Waterborne coatings are designed to perform to the ISO 12944 standard, which describes the environmental conditions that the coatings are applied in, with C1 being the least demanding and C5 the most. Waterborne coatings with BASF dispersions perform very well in C1 to C3 environments. Advances in technologies are propelling them to perform in even more demanding areas.
 
“We are starting to make leaps and bounds with the technology and pushing into the C4 space, especially when we're not talking only about direct-to-metal coatings,” says Hillary Hamp, Market Segment Manager at BASF. “ACRONAL PRO 770, for example, performs very well as a primer in a C4 space.”

Myth 3: Waterborne coatings take a very long time to dry

Once again, the key to achieving a faster dry time is in the additives and formulation of the coating.
 
“There are a few ways we can formulate to improve dry time,” says Neely. “One is making sure the polymer chemistry is appropriate. The other thing is to modify the solvent package to see if a faster-evaporating solvent can be used in the formulation to improve the drying process. We have a line of polymers strictly designed to be modifiers of coating systems to help them be harder and dry faster.”
 
Waterborne coatings are still water-based and will therefore take longer to dry in wet or humid environments – it wouldn’t make sense to apply a waterborne coating in the rain, for example.
 
JONCRYL 1532 is a versatile polymer with excellent humidity resistance that delivers strong adhesion to various substrates including plastics, galvanized steel, previously painted or chalking surfaces. It also exhibits low-VOC capabilities.
 
“There are some very interesting substrates in the market that may not rust as readily, so they may not need the utmost corrosion protection, but you just can't get anything to stick to it,” says Neely. “JONCRYL 1532 was specifically designed for that task.”

Making the switch

As with any changes to formulations, steps must be taken to ensure a smooth and successful transition. Coating formulators need to make sure their supply chain and infrastructure is ready to adapt.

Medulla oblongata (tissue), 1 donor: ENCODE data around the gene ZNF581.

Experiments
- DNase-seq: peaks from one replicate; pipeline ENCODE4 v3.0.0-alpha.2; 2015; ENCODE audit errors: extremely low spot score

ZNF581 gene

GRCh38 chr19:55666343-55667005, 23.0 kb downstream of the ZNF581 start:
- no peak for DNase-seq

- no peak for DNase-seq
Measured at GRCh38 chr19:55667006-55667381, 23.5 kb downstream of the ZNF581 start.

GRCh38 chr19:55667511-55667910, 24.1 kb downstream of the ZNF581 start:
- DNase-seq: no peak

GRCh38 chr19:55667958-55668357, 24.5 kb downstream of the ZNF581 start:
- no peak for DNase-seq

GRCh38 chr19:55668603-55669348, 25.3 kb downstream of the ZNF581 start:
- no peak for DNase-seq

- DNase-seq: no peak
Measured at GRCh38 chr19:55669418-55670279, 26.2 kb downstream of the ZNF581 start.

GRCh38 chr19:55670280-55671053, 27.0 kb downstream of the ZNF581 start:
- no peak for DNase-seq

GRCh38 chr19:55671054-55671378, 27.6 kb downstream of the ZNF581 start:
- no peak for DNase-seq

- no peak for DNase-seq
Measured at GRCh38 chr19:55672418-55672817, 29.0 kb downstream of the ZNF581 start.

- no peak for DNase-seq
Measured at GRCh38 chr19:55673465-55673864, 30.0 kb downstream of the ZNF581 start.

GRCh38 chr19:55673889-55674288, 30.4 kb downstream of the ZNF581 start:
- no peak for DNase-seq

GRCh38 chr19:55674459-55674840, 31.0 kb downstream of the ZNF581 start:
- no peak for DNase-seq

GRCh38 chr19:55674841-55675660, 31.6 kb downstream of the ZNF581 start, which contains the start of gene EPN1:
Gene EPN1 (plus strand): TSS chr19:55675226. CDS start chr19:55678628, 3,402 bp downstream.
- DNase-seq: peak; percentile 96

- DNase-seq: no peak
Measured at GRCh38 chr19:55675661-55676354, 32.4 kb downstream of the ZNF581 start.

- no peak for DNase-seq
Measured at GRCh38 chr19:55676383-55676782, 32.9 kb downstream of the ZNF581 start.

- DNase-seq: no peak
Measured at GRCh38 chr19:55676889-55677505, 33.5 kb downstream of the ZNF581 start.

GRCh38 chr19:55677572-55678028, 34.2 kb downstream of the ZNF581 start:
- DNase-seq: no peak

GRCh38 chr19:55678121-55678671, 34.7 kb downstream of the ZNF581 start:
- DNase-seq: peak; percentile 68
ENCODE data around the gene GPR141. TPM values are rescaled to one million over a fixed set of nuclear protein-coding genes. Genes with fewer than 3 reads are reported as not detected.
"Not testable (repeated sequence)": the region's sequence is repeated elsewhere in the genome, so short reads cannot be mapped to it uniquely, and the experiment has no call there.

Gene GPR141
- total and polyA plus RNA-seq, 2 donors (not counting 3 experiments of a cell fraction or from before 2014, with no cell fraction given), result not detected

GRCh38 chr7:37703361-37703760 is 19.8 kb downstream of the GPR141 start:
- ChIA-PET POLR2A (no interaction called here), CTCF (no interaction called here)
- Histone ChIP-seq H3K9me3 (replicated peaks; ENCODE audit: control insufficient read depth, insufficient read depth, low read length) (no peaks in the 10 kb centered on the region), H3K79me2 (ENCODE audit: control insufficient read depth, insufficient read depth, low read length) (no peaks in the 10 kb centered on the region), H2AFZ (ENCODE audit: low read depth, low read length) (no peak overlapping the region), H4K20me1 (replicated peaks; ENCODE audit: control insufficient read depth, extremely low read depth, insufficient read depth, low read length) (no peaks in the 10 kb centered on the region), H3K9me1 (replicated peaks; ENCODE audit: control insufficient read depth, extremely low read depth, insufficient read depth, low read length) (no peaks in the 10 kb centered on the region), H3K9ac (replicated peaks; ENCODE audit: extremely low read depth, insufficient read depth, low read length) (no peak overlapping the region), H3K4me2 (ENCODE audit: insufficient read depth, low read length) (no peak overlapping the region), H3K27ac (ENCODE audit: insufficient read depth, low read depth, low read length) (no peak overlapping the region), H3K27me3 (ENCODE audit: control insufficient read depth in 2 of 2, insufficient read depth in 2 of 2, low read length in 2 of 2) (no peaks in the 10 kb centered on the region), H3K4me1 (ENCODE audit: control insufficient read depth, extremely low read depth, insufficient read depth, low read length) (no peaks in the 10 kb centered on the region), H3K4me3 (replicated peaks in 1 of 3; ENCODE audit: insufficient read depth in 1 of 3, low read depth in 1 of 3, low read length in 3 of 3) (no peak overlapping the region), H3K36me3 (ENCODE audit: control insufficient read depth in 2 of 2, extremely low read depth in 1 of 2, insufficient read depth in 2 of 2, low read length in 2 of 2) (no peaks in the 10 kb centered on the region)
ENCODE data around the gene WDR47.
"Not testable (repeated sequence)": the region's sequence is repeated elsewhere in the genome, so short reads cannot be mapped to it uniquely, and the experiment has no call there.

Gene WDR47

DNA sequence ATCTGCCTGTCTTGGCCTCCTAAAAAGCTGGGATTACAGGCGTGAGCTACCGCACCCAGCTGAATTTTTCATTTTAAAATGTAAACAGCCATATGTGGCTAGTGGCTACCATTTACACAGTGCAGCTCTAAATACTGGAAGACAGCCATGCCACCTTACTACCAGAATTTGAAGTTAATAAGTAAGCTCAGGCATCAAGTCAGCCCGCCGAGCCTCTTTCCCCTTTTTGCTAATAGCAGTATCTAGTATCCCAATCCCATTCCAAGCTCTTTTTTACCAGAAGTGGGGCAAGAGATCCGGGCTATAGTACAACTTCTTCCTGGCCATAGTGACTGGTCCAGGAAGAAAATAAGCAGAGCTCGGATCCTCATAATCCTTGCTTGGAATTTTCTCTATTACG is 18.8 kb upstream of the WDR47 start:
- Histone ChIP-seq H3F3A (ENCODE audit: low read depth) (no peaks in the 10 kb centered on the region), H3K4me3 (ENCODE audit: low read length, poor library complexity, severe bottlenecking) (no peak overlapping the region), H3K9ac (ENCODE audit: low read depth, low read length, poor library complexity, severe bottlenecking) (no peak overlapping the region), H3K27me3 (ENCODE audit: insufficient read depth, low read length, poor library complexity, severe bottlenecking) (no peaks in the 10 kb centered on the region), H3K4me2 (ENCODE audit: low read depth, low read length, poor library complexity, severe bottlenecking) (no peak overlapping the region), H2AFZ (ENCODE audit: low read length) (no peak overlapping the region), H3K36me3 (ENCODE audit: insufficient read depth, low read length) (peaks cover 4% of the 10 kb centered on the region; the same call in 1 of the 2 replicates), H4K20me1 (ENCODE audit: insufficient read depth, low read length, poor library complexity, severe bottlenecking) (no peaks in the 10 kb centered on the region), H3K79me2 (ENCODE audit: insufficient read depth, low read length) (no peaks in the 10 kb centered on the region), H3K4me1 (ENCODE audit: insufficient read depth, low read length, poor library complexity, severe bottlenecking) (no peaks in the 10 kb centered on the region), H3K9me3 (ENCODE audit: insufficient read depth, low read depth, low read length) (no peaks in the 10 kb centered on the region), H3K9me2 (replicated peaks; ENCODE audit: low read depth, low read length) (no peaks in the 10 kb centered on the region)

BASF offers assistance and expertise to customers who are looking to transition from solventborne solutions or to customers who have tried less effective waterborne formulations in the past.
 
“BASF is there if there's an issue with formulation or product selection, and we can help the customer in their transition,” says Neely. “We can help them formulate and do the formulation application and testing in our own lab, and then go and present that data to help them move towards making the best choice for themselves.”
 
Customers who make the transition will enjoy the benefits of a coating that is effective, easy to apply, and better for both the environment and workers. The perception of waterborne coatings and their performance is changing as developments in resins and additives allow them to perform better than ever before.  
 
“A lot of these myths are based on a very old thought process around waterborne products,” says Neely. “They may have come from when they were first being developed and when formulators were inexperienced or choosing the wrong polymers, but with the choice of the right polymer and the right formulation, I don't see any of the myths we've discussed as being a major hurdle.”
 
For more information on BASF’s waterborne solutions for industrial DTM coatings, Click Here

Recent Articles

Floods, traffic and aging bridge decks: The perfect storm for latex-modified concrete overlays in Arkansas
Quiz: Wood coatings additives
BASF offers an alternative to formaldehyde in animal-feed hygiene enhancement